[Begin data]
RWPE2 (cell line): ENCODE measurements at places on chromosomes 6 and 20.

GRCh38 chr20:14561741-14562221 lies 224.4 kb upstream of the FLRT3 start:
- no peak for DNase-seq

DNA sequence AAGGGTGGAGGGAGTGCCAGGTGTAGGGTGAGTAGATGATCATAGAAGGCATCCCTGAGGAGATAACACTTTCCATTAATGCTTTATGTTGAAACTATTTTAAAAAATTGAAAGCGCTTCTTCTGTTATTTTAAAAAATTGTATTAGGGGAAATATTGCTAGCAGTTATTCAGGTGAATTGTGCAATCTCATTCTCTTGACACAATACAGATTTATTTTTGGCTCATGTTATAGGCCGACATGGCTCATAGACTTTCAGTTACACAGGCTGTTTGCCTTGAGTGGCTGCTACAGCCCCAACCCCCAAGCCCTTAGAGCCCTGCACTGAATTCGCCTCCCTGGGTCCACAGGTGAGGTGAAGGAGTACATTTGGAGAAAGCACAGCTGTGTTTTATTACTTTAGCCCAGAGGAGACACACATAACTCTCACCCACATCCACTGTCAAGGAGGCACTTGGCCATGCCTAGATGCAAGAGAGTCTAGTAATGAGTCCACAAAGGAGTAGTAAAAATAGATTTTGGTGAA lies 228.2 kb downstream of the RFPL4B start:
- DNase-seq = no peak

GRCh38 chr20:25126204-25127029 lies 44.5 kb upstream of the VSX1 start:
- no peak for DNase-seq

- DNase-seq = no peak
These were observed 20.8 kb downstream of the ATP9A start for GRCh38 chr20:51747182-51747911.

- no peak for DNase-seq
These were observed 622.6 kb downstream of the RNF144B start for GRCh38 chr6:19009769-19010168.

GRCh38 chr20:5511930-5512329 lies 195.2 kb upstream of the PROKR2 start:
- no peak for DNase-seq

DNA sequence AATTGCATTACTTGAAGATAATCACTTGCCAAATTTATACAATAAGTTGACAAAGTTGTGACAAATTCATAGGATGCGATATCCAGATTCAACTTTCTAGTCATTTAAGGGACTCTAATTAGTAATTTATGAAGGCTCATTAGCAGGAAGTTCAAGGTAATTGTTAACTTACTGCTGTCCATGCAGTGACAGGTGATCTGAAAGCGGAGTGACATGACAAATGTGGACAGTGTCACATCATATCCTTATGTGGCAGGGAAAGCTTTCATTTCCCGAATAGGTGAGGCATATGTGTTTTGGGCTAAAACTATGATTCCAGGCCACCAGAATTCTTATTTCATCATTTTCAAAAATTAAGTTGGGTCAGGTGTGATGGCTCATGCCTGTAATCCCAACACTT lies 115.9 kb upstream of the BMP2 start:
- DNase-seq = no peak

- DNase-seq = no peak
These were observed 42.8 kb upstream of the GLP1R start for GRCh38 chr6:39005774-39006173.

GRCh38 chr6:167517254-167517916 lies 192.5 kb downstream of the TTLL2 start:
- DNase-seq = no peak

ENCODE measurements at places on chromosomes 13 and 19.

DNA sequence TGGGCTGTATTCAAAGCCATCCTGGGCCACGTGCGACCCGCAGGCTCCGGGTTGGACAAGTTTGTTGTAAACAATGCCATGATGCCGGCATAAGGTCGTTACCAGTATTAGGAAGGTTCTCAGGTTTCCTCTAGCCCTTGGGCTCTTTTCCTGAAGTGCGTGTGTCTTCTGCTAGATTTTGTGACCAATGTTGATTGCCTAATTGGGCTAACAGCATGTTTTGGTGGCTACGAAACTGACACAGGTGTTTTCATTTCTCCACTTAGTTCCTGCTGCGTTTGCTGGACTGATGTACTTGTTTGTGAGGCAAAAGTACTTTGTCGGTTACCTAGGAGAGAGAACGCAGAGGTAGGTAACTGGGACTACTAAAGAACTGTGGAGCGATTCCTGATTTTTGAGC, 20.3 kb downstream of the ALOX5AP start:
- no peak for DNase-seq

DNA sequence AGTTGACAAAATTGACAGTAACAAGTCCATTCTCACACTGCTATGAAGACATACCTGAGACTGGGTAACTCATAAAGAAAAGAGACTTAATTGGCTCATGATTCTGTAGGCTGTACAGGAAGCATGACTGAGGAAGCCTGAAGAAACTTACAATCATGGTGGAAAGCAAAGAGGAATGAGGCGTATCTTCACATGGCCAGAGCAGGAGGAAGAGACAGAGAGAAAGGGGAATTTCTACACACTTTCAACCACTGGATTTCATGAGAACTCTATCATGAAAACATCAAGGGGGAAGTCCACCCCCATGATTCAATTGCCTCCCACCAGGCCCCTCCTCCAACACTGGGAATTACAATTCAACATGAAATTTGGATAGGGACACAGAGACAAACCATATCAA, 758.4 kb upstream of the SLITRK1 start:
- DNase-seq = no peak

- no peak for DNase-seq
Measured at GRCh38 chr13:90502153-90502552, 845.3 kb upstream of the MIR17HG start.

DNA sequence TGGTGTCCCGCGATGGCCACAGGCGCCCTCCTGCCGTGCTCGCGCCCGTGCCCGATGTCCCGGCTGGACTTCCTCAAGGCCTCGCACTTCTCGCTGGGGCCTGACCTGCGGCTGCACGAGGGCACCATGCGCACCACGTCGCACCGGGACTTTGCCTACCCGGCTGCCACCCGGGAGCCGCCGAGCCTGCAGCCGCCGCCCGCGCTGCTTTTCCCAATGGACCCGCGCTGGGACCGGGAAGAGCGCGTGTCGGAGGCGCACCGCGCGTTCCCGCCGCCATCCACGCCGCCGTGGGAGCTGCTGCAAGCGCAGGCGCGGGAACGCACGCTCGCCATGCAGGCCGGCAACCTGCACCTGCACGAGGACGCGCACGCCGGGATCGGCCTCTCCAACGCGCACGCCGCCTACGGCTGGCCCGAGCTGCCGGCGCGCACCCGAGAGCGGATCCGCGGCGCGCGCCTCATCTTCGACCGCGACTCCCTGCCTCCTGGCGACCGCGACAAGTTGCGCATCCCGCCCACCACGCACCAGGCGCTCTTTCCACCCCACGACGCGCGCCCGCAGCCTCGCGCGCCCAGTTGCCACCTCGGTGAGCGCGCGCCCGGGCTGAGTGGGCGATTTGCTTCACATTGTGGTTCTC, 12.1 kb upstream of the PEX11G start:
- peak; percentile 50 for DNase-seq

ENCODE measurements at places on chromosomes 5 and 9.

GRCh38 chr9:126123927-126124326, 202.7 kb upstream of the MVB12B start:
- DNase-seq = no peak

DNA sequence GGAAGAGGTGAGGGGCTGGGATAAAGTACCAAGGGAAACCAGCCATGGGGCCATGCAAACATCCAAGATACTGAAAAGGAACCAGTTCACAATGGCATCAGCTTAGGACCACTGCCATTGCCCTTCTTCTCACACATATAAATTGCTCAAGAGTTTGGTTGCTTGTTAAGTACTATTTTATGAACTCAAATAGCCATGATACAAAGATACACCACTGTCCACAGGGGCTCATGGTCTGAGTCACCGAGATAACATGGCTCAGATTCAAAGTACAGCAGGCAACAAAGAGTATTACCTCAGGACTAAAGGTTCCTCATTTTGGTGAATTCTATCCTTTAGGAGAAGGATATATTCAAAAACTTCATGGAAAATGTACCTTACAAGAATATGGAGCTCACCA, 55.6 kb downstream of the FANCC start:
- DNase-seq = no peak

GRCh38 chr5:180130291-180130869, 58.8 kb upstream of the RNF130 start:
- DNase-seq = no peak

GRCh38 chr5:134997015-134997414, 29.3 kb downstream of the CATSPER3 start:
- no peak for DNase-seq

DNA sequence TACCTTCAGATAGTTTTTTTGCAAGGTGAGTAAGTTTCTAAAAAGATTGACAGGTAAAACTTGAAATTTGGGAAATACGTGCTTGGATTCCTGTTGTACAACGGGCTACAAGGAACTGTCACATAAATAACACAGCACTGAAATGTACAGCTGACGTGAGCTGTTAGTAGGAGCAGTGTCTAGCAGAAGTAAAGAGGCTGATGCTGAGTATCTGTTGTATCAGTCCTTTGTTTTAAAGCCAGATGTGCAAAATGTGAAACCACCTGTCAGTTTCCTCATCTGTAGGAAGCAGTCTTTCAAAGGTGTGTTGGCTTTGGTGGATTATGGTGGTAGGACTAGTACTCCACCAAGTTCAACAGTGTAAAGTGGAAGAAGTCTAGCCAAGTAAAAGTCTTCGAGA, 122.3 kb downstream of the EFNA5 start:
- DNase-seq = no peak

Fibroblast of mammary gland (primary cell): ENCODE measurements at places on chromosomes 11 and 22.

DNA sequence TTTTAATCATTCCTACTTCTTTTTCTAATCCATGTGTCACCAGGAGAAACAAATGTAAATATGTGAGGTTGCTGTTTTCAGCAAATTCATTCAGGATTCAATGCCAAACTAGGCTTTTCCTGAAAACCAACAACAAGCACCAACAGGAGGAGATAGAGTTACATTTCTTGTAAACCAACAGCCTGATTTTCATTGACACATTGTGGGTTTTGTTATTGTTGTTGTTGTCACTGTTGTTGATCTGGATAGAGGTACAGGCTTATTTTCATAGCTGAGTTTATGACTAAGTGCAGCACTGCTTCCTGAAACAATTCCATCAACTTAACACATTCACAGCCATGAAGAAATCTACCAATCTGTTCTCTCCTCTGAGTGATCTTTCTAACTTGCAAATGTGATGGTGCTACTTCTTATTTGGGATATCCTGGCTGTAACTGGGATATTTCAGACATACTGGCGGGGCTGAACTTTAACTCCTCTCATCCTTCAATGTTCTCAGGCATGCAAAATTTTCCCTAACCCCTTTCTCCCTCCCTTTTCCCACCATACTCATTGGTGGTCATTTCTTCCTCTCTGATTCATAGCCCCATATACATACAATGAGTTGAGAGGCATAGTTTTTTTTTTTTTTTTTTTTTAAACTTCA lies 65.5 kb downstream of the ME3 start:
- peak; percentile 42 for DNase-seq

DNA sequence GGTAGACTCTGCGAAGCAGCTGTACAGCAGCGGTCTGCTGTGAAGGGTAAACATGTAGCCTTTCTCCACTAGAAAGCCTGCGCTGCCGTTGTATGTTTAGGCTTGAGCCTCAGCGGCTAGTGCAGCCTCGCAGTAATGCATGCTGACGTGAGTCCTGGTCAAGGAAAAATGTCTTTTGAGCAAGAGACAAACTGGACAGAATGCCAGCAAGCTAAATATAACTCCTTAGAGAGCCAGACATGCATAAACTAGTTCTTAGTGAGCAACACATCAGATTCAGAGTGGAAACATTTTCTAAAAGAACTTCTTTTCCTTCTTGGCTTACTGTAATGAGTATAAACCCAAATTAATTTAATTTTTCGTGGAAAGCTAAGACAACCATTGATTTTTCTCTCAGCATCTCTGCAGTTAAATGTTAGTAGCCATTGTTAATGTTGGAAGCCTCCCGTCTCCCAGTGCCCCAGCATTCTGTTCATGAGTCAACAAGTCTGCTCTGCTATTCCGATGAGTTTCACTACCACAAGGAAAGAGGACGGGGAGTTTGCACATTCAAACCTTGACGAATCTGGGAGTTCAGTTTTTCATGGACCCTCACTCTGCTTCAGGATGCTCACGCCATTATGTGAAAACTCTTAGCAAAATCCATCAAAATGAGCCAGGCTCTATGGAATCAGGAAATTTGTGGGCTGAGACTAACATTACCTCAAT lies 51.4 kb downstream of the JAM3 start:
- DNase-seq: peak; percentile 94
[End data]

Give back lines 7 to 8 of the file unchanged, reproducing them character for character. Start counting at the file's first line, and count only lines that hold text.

- no peak for DNase-seq

- DNase-seq = no peak